If you’re looking at purchasing a piece of property, it’s important to consider what kind of road its connected to, and whether that road is public or private. Which type or road it is will determine how it’s maintained, and who pays for that maintenance.
Many subdivisions in NC will have private roads that are either maintained by the Home Owners Association, or there may a road maintenance agreement with the local town or city government. In both scenarios, the people living on those roads are required to pay a set amount of money in contribution to the maintenance of the road. The cost may be distributed evenly across all the HOA members, or it may be shared in part with the local government.
The North Carolina Department of Transportation isn’t going to foot the bill for maintenance on every road that gets paved if there isn’t a clear benefit to it’s residents. New neighborhoods will be responsible for their own roads until enough people have moved in, creating a substantial tax base, that the government will be willing to take over. The trouble lies in the construction quality of the road in question.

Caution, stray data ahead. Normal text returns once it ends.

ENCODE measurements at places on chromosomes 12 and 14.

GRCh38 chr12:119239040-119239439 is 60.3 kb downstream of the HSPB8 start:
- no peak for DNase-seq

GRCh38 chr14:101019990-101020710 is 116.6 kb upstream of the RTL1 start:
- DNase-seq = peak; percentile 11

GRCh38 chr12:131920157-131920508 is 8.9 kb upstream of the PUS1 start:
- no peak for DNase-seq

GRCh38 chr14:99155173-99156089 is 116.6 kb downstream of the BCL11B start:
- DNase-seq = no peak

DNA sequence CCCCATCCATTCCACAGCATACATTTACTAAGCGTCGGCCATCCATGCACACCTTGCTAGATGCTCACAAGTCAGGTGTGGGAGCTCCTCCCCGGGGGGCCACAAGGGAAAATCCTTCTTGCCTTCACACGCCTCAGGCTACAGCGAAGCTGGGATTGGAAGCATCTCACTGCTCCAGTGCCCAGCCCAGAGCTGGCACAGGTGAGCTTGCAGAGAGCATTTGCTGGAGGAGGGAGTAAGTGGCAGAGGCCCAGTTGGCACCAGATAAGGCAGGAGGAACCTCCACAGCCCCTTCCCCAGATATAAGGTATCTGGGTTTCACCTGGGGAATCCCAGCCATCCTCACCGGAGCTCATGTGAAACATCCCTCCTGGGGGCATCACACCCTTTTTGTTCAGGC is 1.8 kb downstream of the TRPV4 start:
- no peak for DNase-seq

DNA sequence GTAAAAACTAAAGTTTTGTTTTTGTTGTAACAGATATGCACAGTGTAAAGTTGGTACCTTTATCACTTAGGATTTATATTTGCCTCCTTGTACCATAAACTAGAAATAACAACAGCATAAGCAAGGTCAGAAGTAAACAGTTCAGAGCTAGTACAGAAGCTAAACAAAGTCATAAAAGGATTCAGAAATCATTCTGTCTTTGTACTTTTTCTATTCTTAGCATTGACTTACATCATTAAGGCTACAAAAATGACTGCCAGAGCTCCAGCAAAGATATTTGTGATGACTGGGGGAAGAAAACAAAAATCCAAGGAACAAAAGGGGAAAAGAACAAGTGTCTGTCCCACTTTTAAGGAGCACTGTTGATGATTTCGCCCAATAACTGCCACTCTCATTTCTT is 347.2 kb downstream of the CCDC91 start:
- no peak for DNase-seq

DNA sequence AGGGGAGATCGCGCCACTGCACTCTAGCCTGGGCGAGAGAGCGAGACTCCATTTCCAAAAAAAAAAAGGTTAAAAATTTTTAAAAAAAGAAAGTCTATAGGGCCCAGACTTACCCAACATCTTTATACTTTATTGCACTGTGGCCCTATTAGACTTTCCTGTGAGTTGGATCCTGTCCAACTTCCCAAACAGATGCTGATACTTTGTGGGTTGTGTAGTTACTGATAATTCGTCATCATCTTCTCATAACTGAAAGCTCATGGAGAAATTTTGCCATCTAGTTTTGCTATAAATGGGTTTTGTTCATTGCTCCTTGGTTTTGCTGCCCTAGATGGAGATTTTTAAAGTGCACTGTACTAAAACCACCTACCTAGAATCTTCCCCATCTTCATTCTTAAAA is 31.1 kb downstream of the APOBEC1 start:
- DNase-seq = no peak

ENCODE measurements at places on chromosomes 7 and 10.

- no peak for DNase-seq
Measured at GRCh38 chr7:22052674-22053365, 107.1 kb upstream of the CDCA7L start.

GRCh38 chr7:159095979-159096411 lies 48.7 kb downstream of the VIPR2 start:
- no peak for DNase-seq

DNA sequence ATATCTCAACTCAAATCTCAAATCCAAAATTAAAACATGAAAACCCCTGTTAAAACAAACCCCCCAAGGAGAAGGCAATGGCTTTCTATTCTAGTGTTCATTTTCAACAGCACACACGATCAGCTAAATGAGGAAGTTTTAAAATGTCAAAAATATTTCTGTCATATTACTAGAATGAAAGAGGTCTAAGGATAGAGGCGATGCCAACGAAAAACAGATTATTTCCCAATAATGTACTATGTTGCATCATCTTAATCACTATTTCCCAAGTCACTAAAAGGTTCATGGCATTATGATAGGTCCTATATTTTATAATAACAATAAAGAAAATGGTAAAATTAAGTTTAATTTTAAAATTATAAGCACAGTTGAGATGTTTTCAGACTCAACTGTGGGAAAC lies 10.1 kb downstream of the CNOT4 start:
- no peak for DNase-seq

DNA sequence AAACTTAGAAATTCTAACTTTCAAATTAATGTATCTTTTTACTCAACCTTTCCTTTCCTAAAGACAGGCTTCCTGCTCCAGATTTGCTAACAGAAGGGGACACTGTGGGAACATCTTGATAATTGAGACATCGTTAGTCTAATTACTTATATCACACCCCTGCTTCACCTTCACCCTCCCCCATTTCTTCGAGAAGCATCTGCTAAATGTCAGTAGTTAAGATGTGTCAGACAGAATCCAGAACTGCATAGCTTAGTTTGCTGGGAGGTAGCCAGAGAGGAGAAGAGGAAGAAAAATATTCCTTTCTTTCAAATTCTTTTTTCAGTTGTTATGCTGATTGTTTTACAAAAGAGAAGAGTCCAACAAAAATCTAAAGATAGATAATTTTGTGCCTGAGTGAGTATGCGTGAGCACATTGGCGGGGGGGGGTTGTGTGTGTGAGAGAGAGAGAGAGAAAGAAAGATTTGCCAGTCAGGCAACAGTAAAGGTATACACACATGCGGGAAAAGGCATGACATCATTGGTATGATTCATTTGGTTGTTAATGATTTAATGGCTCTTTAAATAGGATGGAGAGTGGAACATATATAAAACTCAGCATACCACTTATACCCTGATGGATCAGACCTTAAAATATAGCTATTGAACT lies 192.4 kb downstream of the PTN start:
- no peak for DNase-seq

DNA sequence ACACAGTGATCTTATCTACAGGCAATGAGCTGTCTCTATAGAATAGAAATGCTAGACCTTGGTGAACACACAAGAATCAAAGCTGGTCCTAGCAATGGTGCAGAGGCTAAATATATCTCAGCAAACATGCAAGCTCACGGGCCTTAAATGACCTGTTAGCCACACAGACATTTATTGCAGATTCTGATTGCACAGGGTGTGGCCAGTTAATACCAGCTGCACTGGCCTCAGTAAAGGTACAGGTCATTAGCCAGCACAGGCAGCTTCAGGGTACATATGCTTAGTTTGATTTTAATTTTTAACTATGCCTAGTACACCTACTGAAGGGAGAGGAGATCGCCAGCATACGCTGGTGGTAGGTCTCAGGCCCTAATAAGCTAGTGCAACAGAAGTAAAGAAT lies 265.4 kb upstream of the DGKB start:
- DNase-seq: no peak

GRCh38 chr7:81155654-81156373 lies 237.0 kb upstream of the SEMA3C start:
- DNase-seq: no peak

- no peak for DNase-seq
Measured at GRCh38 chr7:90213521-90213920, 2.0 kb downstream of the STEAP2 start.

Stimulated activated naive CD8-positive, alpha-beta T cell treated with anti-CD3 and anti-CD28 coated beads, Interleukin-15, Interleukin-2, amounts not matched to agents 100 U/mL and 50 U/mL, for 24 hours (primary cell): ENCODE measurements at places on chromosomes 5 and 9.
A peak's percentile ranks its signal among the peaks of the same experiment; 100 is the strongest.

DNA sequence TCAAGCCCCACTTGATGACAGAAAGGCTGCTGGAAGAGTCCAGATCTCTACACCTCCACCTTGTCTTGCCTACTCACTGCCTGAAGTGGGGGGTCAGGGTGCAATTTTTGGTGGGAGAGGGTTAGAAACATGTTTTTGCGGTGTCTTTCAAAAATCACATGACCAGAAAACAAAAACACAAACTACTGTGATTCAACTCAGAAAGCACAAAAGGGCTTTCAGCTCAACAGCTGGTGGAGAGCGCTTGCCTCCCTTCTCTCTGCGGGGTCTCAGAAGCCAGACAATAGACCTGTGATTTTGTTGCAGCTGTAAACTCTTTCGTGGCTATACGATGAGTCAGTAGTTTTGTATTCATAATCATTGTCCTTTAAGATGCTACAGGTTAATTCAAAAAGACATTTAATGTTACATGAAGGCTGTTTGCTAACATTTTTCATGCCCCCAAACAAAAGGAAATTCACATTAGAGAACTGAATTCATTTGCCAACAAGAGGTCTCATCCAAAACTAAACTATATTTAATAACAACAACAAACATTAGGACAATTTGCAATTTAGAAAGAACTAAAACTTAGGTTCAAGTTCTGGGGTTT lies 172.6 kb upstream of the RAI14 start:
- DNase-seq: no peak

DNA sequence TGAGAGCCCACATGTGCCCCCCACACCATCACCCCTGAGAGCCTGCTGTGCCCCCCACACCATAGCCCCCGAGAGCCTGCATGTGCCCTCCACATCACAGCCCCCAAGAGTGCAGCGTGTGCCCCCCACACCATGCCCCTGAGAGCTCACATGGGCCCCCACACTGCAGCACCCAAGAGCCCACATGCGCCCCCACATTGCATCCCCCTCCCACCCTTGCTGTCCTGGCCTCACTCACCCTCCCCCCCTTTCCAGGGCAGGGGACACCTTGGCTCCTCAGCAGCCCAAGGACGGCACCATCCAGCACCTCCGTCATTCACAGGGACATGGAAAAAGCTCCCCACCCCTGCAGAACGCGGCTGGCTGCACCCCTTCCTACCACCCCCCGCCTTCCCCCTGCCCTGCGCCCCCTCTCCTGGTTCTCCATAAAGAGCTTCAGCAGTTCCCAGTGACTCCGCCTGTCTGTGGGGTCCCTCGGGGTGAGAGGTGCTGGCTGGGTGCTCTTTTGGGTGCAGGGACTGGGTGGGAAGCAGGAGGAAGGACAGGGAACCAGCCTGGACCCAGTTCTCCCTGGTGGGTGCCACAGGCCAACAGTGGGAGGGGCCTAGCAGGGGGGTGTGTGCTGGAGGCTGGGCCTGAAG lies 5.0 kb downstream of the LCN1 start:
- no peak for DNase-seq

Only roads that meet the standard of construction set by the government will be considered for public maintenance. If the neighborhood builder followed these standards when paving the roads, there shouldn’t be much of a problem in getting the NCDOT to take over once the neighborhood is sufficiently occupied. Unfortunately, some builders, in an attempt to save money, pave roads that don’t meet those standards, which means the state won’t be interested in paying for the upkeep on a poorly constructed road. This leaves the high cost of either regularly maintaining, or repaving the roads to proper standard, in the hands of the residents.